• What is poor response in IVF
    • Less than 5 follicles from both ovaries
    • Oocyte quality is not related to number of oocytes but to women age
    • Young women with poor response has good quality embryos and better chance of getting pregnant
  • What to do
    • Increasing gonadotrophin in the same cycle does not result in significant improvement in the number of oocytes, embryos or pregnancies obtained
  • Cancellation
    • Is a very good option in this cycle
    • Based on counselling the couples
    • Decision to continue is still valid especially with advanced age (more than 38 years old women)
  • In subsequent cycles
    • Increasing gonadotrophin in the subsequent cycle does not seem to result in significant improvement in the number of pregnancies obtained but may improve number of ooctes
    • What should be the maximum FSH dose in IVF/ICSI in poor responders
    • 450IU/day
  • Protocols for IVF GnRH Antagonist Protocols GnRH Agonist Protocols 225 IU per day (150 IU Europe) Individualized Dosing of FSH/HMG 250  g per day antagonist Individualized Dosing of FSH/HMG GnRHa 1.0 mg per day up to 21 days 0.5 mg per day of GnRHa 225 IU per day (150 IU Europe) Day 6 of FSH/HMG Day of hCG Day 1 of FSH/HMG Day 6 of FSH/HMG Day of hCG 7 – 8 days after estimated ovulation Down regulation Day 2 or 3 of menses Day 1 FSH/HMG OCP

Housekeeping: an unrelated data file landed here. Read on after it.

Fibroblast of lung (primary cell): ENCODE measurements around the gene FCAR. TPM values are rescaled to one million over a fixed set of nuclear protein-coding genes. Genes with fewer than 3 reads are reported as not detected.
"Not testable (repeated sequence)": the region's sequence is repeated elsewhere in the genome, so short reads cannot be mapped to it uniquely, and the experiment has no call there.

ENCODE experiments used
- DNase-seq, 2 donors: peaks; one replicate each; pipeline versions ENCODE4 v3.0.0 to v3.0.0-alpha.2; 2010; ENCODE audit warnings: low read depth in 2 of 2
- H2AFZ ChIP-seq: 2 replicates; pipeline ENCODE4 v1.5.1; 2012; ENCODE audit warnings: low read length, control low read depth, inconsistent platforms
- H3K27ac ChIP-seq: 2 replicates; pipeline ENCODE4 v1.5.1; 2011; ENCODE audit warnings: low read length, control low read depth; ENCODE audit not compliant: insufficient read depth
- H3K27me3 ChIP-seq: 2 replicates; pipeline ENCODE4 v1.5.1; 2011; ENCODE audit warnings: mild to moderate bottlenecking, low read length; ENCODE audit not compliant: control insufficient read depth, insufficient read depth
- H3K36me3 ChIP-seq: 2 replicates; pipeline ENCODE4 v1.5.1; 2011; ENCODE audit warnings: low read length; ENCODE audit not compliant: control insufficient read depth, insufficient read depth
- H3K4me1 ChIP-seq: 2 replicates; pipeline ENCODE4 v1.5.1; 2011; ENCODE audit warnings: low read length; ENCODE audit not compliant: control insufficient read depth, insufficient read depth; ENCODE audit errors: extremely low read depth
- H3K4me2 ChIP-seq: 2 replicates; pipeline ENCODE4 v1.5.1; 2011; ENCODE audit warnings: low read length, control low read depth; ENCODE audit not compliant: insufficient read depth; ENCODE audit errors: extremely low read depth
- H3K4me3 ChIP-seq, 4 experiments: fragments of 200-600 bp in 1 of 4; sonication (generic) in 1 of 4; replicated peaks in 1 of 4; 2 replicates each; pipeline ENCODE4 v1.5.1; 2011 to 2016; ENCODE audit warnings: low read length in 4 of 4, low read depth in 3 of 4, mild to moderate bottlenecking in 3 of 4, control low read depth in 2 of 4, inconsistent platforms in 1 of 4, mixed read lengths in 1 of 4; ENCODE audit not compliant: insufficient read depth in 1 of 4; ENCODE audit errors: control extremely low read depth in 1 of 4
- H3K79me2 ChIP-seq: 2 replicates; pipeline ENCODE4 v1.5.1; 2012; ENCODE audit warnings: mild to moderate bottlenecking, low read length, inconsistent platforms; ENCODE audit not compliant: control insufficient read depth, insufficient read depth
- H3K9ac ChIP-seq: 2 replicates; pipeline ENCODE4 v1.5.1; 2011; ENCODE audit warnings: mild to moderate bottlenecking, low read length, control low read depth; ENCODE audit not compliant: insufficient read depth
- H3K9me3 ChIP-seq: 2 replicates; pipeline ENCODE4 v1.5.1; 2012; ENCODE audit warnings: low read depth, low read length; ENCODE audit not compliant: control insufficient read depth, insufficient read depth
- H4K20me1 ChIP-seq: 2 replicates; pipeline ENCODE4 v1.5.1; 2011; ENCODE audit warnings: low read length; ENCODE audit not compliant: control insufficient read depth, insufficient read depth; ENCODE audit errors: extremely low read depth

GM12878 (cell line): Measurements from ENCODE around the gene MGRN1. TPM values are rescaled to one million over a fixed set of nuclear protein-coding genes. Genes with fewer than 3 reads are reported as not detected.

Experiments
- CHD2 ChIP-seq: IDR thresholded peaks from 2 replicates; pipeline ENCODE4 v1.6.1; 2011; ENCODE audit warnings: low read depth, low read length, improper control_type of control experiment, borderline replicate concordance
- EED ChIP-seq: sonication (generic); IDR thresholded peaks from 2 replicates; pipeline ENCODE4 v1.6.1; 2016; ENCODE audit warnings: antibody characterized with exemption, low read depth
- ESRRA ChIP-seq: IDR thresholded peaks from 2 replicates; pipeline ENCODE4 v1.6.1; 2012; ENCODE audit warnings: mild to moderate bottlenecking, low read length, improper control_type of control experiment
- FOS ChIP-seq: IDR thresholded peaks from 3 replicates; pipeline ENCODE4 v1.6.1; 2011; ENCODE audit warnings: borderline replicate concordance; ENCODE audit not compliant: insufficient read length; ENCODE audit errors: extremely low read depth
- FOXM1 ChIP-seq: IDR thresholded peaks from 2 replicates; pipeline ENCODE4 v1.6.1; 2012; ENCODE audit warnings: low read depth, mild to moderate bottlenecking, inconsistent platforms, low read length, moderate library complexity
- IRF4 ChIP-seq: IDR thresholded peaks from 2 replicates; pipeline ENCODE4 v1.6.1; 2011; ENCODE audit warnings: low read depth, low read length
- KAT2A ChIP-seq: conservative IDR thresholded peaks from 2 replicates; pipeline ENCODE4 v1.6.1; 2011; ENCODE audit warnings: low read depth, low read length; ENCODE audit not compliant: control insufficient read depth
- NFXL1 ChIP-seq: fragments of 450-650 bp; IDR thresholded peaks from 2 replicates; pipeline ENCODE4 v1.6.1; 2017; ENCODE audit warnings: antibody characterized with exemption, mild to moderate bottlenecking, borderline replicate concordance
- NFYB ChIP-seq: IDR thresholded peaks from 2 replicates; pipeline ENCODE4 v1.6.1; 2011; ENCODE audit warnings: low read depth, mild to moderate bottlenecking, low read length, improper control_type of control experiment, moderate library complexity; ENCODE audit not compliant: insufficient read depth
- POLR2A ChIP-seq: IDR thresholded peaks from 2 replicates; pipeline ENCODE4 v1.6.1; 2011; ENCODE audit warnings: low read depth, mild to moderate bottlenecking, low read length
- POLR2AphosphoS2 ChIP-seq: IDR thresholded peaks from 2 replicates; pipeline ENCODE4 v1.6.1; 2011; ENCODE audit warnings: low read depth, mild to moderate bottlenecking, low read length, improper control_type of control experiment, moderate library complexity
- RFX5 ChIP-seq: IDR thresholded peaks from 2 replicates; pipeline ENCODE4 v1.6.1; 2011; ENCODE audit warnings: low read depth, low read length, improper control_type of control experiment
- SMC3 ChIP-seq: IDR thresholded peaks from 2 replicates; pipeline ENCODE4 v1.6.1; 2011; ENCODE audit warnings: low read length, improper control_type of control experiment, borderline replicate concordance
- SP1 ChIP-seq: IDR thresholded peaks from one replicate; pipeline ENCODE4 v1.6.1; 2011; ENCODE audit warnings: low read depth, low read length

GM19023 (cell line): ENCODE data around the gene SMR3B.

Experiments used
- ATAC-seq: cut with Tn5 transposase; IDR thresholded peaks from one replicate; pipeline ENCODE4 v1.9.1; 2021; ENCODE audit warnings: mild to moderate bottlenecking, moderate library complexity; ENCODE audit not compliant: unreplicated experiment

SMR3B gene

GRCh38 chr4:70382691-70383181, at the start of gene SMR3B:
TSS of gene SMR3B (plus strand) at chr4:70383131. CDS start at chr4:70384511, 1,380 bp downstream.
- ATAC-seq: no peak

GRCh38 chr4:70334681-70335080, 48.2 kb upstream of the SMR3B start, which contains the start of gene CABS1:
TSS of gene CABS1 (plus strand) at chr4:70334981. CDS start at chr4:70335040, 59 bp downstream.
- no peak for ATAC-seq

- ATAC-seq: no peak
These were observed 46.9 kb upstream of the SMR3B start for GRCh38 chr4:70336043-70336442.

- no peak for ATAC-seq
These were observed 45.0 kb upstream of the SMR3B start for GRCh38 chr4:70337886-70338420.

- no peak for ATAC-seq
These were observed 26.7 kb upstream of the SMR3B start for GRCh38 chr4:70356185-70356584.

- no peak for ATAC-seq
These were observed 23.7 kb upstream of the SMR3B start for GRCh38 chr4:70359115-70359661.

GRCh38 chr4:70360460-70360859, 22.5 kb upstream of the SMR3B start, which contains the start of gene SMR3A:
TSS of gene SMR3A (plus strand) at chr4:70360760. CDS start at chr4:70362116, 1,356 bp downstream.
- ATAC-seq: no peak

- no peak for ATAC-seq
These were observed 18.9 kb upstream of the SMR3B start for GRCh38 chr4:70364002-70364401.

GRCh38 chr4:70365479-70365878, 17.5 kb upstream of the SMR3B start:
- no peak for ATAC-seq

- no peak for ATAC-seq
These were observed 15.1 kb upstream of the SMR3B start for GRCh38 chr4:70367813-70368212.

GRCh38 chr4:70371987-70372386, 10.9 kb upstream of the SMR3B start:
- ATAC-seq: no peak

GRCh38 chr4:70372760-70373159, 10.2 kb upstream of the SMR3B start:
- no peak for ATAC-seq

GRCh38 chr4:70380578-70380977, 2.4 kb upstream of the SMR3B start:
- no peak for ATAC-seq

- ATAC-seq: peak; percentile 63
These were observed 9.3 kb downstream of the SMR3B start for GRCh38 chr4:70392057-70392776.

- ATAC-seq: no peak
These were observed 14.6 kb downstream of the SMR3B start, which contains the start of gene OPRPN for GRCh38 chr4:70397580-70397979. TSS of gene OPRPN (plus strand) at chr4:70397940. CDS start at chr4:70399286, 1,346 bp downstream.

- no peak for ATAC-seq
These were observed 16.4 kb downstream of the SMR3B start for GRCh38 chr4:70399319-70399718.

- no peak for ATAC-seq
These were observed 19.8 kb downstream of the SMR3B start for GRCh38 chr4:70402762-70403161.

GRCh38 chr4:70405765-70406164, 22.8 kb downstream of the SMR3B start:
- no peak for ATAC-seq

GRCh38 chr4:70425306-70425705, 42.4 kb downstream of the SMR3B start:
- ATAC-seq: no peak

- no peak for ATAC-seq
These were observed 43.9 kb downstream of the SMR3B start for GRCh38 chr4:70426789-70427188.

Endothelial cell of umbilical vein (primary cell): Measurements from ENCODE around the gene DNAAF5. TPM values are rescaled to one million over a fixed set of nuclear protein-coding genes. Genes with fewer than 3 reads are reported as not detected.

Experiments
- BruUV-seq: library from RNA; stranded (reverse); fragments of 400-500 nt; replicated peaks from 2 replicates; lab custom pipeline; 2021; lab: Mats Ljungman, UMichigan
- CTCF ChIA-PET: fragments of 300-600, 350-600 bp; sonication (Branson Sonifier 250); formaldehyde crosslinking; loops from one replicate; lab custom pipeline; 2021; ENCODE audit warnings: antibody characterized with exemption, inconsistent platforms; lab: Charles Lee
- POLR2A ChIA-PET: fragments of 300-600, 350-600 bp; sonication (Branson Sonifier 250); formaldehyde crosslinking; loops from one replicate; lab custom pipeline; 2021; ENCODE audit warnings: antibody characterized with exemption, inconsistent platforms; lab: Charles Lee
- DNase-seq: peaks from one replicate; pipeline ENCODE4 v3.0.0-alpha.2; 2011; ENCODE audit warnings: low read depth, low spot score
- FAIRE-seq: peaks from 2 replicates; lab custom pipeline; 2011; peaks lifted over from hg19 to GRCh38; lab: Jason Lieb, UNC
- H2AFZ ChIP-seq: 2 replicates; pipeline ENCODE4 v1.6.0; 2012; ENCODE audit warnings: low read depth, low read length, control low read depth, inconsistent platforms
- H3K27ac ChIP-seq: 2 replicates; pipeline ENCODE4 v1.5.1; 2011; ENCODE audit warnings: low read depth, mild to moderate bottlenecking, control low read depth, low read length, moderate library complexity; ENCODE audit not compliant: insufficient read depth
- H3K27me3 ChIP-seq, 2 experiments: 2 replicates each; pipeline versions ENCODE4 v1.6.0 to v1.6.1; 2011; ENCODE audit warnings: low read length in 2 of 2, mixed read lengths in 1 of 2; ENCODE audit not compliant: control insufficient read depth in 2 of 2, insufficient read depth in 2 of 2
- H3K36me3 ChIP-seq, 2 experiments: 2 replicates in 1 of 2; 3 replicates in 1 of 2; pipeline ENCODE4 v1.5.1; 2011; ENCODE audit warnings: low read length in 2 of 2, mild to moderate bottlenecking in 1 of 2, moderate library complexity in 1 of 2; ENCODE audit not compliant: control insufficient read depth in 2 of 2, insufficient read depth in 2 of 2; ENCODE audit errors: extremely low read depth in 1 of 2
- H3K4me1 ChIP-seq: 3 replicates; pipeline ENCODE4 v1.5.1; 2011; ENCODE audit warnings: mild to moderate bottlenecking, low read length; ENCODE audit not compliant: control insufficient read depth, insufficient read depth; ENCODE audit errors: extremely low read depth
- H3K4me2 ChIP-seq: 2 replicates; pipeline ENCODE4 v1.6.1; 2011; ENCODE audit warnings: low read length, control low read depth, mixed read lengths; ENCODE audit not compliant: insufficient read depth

• Protocols for poor responders
    • Long protocol with large doses of gonadotropins
    • Short protocol.
    • Minidose of GnRH agonist protocol
    • Clomiphene / hMG protocol
    • Large doses of clomiphene protocol without hMG
    • GnRH antagonist protocols.
    • GnRh antagonist protocol are associated with lower total dose and shorter duration of stimulation when compared with standard long protocol
    • But no difference regarding pregnancy rate
  • Short (flare up protocol):
    • GnRH-a is started on day one or two of the cycle.
    • Exogenous FSH administration, then is started on day 3 of the cycle to continue follicular stimulation, meanwhile complete pituitary desensitization occur.
  • Ultra-short protocol
    • GnRHa is given for only three days with the flare up technique
    • LH could be suppressed till the mid cycle
    • This protocol will help to retrieve more oocytes with a minimal risk of premature LH surge.
    • lower cancellation rates in the long protocol treatment group (versus stop and GnRHa flare-up protocols).
  • Growth hormone
    • Growth hormone may improve the number of oocytes but no difference in pregnancy rate
    • However, they are expensive and routine use can not be justified
  • NC
    • Minimal stimulation and natural cycle protocols are gaining interests in low responders
    • The have comparable results with standard IVF ovarian stimulation
    • They are simple and cheaper
    • There is no single best protocol that can transform a low responder into a high responders
    • The expectations should be discussed with the patients.
    • It is preferable to opt for a simpler and less expensive regimen for ovarian stimulation (Sunkara et al, 2007)
    • the efficacy of natural cycle IVF is hampered by high cancellation rates mainly due to untimely LH surge
  • Prediction
    • age
    • FSH
    • Estradiol
    • Inhibin
    • anti-Müllerian hormone
    • ovarian volume
    • antral follicle count
    • The use of a wide range of tests suggests that no single test provides a sufficiently accurate result
  • AMH
    • If kits are available, AMH measurement could be the most useful in the prediction of ovarian response in anovulatory women.
    • It is done at any day of cycle
    • It is too expensive
    • Exact normal levels not yet well agreed upon
  • Poor response TI/IUI Gonadotrophins Modified natural cycle ” Antagonist “ IVM” IVF